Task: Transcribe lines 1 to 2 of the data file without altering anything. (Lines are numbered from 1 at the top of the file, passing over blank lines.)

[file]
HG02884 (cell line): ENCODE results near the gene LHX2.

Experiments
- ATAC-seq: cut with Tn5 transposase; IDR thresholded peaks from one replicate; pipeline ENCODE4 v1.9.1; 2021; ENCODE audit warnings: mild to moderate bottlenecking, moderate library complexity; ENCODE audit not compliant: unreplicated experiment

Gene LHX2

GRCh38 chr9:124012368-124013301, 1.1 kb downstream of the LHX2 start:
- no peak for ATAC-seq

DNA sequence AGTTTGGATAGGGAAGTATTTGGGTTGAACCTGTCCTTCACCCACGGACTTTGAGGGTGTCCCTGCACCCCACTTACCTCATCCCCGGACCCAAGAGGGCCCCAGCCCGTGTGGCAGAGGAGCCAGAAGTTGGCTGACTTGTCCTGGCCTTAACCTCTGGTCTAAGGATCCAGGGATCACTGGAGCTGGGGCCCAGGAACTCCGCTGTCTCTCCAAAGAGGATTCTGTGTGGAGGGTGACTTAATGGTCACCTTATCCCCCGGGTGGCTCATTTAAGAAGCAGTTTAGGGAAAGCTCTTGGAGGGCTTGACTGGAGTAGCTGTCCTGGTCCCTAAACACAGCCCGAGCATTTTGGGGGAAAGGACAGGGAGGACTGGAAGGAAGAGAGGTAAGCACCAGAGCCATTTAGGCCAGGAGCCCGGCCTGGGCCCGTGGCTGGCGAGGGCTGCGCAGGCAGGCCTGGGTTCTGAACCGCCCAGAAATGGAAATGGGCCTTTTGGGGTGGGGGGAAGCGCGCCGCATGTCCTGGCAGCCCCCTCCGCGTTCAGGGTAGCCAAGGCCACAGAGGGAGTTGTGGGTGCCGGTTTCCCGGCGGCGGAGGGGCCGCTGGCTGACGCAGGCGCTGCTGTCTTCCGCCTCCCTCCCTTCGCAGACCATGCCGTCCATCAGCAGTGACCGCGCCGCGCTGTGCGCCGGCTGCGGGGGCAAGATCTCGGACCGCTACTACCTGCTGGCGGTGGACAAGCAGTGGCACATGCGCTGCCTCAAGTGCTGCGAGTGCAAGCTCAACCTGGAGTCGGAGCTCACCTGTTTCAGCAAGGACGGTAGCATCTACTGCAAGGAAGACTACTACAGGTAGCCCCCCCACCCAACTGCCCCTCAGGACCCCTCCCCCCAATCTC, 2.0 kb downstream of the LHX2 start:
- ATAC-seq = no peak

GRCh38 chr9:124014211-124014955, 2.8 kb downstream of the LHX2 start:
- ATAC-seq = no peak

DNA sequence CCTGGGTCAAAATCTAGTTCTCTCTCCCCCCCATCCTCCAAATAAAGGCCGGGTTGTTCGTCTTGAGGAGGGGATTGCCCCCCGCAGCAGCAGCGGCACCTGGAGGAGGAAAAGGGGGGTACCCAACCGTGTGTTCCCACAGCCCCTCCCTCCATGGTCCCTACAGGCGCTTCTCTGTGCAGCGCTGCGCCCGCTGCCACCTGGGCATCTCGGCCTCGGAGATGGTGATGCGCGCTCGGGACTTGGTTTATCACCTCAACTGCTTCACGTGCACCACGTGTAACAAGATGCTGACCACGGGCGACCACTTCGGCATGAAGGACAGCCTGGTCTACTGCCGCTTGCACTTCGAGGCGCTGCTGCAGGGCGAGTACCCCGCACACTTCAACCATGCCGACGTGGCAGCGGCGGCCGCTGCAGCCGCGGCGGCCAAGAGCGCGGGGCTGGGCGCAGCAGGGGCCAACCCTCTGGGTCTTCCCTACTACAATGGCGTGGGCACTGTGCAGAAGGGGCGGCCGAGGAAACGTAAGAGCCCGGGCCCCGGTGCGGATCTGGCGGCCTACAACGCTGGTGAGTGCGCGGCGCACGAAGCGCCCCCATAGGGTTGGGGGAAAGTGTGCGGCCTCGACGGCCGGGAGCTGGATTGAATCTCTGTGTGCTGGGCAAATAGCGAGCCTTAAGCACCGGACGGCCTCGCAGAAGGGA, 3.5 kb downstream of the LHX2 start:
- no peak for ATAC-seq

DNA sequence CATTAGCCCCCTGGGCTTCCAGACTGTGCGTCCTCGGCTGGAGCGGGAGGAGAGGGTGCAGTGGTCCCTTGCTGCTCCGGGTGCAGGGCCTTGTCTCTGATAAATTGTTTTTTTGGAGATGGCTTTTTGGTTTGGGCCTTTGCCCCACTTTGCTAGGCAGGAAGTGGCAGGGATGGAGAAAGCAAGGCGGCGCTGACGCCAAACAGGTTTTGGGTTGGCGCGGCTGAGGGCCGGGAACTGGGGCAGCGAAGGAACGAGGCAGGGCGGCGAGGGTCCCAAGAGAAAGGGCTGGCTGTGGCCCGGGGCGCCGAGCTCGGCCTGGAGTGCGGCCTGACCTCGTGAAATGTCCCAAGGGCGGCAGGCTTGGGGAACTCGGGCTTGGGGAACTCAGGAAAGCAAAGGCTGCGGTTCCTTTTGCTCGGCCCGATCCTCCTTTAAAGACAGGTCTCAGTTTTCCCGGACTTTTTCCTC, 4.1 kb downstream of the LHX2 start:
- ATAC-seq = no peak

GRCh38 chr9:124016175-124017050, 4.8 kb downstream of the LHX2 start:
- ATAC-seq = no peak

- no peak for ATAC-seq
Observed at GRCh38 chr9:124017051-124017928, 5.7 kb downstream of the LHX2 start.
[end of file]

HG02884 (cell line): ENCODE results near the gene LHX2.

Experiments